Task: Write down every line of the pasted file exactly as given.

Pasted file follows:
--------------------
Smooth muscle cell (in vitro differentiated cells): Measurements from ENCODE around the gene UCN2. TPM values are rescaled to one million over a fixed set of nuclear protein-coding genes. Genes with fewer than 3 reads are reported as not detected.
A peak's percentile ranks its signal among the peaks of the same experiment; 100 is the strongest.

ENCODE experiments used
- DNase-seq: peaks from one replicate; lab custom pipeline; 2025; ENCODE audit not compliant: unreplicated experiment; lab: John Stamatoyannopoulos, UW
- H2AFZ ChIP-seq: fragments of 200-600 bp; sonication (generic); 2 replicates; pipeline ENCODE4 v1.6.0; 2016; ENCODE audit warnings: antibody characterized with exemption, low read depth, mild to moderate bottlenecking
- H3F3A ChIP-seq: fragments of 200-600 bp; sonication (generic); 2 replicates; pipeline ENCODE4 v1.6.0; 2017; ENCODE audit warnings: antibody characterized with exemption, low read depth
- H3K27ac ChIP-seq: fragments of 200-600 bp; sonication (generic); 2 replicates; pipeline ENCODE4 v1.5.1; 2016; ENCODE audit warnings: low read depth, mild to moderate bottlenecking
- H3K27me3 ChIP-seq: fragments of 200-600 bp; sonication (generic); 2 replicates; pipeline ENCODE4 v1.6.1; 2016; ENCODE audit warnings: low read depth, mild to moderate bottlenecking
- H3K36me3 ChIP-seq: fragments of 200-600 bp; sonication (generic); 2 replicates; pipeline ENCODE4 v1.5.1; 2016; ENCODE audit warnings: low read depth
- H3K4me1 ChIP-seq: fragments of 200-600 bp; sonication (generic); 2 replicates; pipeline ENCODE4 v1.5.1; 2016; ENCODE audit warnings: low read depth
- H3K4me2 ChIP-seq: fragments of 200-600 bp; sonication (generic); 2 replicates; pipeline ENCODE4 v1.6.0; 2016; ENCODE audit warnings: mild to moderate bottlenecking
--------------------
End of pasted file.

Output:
Smooth muscle cell (in vitro differentiated cells): Measurements from ENCODE around the gene UCN2. TPM values are rescaled to one million over a fixed set of nuclear protein-coding genes. Genes with fewer than 3 reads are reported as not detected.
A peak's percentile ranks its signal among the peaks of the same experiment; 100 is the strongest.

ENCODE experiments used
- DNase-seq: peaks from one replicate; lab custom pipeline; 2025; ENCODE audit not compliant: unreplicated experiment; lab: John Stamatoyannopoulos, UW
- H2AFZ ChIP-seq: fragments of 200-600 bp; sonication (generic); 2 replicates; pipeline ENCODE4 v1.6.0; 2016; ENCODE audit warnings: antibody characterized with exemption, low read depth, mild to moderate bottlenecking
- H3F3A ChIP-seq: fragments of 200-600 bp; sonication (generic); 2 replicates; pipeline ENCODE4 v1.6.0; 2017; ENCODE audit warnings: antibody characterized with exemption, low read depth
- H3K27ac ChIP-seq: fragments of 200-600 bp; sonication (generic); 2 replicates; pipeline ENCODE4 v1.5.1; 2016; ENCODE audit warnings: low read depth, mild to moderate bottlenecking
- H3K27me3 ChIP-seq: fragments of 200-600 bp; sonication (generic); 2 replicates; pipeline ENCODE4 v1.6.1; 2016; ENCODE audit warnings: low read depth, mild to moderate bottlenecking
- H3K36me3 ChIP-seq: fragments of 200-600 bp; sonication (generic); 2 replicates; pipeline ENCODE4 v1.5.1; 2016; ENCODE audit warnings: low read depth
- H3K4me1 ChIP-seq: fragments of 200-600 bp; sonication (generic); 2 replicates; pipeline ENCODE4 v1.5.1; 2016; ENCODE audit warnings: low read depth
- H3K4me2 ChIP-seq: fragments of 200-600 bp; sonication (generic); 2 replicates; pipeline ENCODE4 v1.6.0; 2016; ENCODE audit warnings: mild to moderate bottlenecking